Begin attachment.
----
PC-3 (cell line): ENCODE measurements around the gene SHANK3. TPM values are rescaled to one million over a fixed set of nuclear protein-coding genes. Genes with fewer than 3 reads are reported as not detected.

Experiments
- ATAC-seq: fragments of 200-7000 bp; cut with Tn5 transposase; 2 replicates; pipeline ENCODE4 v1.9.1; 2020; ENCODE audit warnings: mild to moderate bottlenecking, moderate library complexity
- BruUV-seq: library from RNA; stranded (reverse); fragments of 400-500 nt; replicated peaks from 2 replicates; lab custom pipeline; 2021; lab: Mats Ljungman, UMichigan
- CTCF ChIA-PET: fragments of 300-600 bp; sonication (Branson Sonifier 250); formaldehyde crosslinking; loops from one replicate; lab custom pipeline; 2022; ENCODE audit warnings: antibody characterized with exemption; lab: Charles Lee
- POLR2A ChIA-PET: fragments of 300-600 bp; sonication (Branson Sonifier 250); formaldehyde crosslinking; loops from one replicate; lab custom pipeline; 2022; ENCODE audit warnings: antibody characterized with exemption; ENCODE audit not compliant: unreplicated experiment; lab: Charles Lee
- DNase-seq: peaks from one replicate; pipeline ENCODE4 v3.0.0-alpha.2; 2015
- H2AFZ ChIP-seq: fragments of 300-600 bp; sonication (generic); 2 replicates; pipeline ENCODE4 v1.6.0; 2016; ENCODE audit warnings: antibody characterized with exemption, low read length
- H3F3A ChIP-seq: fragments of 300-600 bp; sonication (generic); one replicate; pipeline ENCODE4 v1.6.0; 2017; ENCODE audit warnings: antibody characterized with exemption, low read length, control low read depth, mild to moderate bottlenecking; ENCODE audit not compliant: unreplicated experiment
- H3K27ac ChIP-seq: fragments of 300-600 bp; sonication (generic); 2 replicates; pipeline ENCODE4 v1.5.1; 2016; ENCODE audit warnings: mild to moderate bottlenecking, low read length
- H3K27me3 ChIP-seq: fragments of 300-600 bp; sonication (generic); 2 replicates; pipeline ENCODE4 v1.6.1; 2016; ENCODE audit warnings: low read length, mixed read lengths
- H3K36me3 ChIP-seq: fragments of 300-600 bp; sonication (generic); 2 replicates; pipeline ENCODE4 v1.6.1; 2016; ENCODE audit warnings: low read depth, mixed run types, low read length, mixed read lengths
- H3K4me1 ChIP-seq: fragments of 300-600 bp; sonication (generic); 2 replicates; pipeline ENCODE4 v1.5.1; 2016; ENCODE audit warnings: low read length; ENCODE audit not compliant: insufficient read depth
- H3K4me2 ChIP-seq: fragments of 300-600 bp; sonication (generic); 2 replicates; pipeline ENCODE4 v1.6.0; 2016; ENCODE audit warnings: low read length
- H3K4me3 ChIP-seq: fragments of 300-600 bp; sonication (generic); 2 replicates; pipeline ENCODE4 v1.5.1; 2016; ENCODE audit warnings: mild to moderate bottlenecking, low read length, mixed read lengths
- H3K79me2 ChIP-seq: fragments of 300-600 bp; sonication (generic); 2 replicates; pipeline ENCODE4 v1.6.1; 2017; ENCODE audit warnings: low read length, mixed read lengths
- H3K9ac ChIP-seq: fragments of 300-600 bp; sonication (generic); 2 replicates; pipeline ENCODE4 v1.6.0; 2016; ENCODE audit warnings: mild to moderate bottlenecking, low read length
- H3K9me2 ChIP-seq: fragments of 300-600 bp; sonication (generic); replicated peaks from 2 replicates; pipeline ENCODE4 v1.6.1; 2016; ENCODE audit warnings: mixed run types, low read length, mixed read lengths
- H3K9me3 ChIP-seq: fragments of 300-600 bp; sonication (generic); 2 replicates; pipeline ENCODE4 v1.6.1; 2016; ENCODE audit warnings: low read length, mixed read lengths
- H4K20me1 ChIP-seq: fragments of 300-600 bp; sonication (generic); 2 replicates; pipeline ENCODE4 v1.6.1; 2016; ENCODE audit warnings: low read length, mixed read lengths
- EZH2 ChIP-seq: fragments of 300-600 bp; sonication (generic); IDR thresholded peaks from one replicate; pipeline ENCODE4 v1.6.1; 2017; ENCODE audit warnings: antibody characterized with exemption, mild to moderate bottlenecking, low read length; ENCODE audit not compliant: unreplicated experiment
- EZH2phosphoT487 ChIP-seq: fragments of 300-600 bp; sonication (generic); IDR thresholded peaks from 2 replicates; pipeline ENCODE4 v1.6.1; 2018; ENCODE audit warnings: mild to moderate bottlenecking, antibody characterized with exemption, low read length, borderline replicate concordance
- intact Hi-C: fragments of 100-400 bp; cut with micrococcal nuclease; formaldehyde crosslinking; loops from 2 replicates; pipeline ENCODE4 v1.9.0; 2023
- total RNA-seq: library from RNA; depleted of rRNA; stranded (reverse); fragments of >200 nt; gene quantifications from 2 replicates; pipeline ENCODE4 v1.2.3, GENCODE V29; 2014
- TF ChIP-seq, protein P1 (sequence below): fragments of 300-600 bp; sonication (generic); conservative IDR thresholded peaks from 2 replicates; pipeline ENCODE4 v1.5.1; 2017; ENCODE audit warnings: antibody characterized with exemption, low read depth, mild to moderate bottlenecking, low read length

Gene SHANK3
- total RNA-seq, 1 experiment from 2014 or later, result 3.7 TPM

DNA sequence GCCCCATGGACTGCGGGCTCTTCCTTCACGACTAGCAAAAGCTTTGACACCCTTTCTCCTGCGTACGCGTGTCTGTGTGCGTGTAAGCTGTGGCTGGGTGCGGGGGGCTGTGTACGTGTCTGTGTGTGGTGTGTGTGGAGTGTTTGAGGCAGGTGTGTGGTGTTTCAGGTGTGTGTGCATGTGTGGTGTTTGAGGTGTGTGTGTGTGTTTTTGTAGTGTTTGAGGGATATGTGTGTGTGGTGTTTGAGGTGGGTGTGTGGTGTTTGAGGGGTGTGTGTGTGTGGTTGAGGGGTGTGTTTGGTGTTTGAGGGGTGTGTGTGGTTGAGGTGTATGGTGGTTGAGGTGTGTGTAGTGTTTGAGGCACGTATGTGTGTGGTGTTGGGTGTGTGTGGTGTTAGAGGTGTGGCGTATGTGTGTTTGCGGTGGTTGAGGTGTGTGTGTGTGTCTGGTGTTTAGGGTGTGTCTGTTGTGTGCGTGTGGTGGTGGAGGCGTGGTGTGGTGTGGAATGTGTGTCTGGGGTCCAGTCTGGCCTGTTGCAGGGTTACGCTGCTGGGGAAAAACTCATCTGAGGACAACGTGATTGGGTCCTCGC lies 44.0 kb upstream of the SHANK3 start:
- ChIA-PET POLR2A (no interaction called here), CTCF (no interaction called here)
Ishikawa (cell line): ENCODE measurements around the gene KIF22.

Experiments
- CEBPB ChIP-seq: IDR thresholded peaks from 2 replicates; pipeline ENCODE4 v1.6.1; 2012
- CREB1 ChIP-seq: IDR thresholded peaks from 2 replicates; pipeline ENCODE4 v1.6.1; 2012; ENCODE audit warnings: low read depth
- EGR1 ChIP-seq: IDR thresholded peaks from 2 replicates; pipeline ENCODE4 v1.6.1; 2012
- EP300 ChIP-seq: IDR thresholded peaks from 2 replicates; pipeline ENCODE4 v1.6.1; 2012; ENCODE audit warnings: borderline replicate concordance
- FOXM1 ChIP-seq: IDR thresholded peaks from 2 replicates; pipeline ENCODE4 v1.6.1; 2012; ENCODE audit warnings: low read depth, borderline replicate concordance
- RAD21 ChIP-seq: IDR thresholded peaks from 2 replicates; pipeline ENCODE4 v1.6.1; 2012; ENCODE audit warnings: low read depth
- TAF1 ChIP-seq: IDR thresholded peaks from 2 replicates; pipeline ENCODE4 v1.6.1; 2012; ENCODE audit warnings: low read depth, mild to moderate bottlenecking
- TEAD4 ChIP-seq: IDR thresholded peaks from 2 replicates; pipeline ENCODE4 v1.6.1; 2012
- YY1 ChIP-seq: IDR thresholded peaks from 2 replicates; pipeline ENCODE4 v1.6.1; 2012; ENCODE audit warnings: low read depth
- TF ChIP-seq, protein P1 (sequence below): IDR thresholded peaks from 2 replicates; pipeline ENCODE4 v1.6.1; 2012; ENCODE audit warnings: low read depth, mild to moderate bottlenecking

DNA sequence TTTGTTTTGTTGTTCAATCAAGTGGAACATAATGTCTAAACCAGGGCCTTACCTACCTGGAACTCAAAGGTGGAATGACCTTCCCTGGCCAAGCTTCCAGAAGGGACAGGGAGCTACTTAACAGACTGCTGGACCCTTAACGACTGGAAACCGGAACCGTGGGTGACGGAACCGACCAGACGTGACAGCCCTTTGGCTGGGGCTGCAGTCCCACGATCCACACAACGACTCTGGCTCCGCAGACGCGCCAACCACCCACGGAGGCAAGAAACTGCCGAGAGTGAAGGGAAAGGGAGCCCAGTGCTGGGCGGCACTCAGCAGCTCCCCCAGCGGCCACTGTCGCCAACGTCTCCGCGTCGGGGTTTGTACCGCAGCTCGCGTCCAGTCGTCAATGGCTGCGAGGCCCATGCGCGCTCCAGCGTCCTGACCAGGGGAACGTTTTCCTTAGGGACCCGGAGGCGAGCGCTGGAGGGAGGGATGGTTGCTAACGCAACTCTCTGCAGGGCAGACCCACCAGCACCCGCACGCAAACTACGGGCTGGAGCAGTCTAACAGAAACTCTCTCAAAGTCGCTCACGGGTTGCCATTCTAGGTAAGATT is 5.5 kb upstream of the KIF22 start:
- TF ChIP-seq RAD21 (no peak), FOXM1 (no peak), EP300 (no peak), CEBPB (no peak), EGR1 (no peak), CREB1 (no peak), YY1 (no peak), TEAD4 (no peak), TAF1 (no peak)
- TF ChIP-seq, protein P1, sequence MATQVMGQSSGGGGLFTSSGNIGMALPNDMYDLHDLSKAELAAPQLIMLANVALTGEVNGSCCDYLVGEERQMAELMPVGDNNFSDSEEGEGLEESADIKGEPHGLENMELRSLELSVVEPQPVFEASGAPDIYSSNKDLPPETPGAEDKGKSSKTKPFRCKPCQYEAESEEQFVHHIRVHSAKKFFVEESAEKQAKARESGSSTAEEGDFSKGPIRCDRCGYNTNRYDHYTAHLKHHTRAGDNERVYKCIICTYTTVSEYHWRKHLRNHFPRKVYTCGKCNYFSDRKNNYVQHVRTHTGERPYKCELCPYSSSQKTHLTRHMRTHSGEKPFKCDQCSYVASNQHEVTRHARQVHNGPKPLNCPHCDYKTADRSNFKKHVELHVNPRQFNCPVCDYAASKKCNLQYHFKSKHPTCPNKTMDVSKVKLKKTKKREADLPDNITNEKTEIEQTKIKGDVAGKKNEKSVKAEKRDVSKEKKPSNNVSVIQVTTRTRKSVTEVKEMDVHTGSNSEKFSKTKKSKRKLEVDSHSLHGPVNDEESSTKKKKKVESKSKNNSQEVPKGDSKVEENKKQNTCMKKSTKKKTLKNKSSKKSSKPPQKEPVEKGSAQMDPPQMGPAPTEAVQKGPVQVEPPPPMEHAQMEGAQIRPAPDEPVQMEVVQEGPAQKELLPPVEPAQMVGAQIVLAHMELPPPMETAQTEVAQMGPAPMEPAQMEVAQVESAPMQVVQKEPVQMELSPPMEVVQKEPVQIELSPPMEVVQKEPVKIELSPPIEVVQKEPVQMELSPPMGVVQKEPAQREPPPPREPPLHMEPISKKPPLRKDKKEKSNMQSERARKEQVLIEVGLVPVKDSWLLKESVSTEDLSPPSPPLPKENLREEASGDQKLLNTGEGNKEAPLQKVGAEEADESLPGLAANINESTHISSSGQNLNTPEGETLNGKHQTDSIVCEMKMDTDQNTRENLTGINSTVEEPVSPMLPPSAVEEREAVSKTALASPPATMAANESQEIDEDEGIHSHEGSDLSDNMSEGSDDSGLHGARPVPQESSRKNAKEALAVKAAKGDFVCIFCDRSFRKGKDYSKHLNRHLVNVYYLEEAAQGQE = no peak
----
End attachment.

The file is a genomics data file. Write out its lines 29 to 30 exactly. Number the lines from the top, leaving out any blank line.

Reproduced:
- ChIA-PET POLR2A (no interaction called here), CTCF (no interaction called here)
Ishikawa (cell line): ENCODE measurements around the gene KIF22.